Due to the current crisis, many bishops throughout the world have suspended the public celebration of the sacraments. Indeed, every diocese in the United States canceled public celebrations of the Mass during the current pandemic. This painful reality has led many of the faithful to question whether the diocesan bishop has the canonical power to limit access to the Mass.
The Church recognizes that rights and obligations are balanced realities. A right never stands on its own, but must serve both the individual and others in society. Canon 223 §1 reminds us that the faithful “must take into account the common good of the Church, the rights of others, and their own duties toward others” when exercising their rights.
Catholics certainly have the right to receive the sacraments when they “seek them at appropriate times, are properly disposed, and are not prohibited by law” (c. 843 §1). Yet, the law is also clear that ecclesiastical authority can “direct the exercise of rights” in light of the common good (c. 223 §2). The task of balancing these rights and duties typically falls to the diocesan bishop. The bishop, as the spiritual father of a diocese, answers primarily to God for the decisions he makes.
In view of this paternal role, Canon 381 §1 recognizes that the diocesan bishop, “must show himself concerned for all the Christian faithful entrusted to his care.” The canon also recognizes that the bishop, with few exceptions, has “all … power necessary for him to carry out his pastoral duty.” He is also the director of the “entire liturgical life” of the diocese (c. 835). Although certain aspects of the liturgy are reserved to higher authorities, appropriate regulation regarding public celebrations of the Mass falls into the bishop’s rightful authority.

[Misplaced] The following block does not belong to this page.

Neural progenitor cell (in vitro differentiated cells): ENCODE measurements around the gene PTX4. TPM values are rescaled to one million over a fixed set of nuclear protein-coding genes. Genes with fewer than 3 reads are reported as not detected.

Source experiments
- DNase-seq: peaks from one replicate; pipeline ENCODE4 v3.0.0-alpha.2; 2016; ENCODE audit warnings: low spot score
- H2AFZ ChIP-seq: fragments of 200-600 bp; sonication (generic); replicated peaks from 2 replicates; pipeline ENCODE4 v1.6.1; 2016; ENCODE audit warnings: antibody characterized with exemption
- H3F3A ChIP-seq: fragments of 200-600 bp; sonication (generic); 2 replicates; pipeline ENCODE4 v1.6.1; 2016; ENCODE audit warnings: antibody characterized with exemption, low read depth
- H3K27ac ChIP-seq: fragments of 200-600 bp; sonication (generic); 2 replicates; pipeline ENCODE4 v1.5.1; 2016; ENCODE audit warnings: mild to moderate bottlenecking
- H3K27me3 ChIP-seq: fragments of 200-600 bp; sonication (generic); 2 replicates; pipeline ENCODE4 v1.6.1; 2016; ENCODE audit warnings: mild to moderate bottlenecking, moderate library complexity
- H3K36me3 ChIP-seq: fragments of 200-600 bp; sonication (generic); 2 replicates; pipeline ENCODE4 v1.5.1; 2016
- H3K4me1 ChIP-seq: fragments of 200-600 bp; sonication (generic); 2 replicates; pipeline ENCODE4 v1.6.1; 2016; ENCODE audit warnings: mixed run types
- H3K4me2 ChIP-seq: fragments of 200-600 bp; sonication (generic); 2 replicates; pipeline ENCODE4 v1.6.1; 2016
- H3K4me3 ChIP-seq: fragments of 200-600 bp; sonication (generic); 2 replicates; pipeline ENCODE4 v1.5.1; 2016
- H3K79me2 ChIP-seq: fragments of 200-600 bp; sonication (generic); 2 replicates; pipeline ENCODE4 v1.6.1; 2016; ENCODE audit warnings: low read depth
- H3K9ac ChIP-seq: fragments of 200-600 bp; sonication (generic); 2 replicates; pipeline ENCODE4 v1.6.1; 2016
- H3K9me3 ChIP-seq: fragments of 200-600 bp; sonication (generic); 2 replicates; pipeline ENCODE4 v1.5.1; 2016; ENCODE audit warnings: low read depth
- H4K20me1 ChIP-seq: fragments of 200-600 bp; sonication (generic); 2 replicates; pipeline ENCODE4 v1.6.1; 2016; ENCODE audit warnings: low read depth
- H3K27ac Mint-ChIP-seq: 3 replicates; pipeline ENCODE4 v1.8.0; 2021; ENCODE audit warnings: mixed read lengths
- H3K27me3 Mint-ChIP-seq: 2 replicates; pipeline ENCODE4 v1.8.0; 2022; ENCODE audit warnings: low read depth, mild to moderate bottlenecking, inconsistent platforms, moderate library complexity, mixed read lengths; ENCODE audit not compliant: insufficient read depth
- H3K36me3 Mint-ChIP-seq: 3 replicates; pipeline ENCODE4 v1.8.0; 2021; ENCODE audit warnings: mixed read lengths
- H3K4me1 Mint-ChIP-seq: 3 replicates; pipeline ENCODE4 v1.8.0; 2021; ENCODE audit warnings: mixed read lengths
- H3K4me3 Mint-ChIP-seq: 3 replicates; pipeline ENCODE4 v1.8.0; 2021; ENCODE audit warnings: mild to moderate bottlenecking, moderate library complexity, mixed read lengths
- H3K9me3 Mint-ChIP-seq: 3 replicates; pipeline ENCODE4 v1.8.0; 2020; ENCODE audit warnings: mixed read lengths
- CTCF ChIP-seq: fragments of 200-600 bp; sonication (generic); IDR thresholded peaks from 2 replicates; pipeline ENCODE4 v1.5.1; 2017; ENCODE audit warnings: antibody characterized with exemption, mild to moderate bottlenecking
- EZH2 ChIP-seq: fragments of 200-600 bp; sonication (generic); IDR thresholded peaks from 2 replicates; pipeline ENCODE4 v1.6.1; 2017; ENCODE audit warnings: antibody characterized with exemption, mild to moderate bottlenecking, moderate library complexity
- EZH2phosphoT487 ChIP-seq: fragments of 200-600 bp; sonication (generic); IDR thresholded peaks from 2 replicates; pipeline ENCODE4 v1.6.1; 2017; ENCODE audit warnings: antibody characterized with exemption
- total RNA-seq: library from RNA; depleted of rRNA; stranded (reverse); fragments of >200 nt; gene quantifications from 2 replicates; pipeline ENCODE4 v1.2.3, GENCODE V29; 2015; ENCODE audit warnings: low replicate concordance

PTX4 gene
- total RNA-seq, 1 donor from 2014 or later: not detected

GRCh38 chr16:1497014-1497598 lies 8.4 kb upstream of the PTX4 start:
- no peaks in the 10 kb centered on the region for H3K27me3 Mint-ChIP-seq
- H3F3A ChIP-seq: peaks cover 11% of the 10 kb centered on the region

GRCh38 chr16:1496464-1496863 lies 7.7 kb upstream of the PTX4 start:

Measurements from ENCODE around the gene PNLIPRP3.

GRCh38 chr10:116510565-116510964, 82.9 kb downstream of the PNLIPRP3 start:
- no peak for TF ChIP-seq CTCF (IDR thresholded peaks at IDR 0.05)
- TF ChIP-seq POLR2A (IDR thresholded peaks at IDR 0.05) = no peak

Bishops in the United States have taken heed of warnings from public health experts and authorities that public gatherings present a serious risk of causing numerous deaths. In light of the information currently available, a bishop must balance the right to attend Mass against the natural “pro-life” obligation to prudently avoid causing otherwise preventable deaths. The bishops of the United States individually determined that the gravity of the crisis was sufficient to warrant the extraordinary step of temporarily suspending public celebrations of the Mass.
The temporary closure of churches by diocesan bishops is not an innovation, nor is finding creative ways to continue to offer the graces of the sacraments to the people of God. In the late 1570s Milan, Italy was struck by plague. The archbishop, St. Charles Borromeo, closed the city’s churches to prevent further spread. At the same time, he recognized the obligation to care for their spiritual good. Thus, he set up altars in intersections and city squares so that the people could participate in the Mass from the windows of their homes. Today, many bishops and priests are likewise finding novel ways — such as livestreaming the Mass — to make the Mass accessible, despite many being restricted to their homes.
Timothy Olson, J.C.L., is a canon lawyer from North Dakota serving on the Board of Governors for the Canon Law Society of America.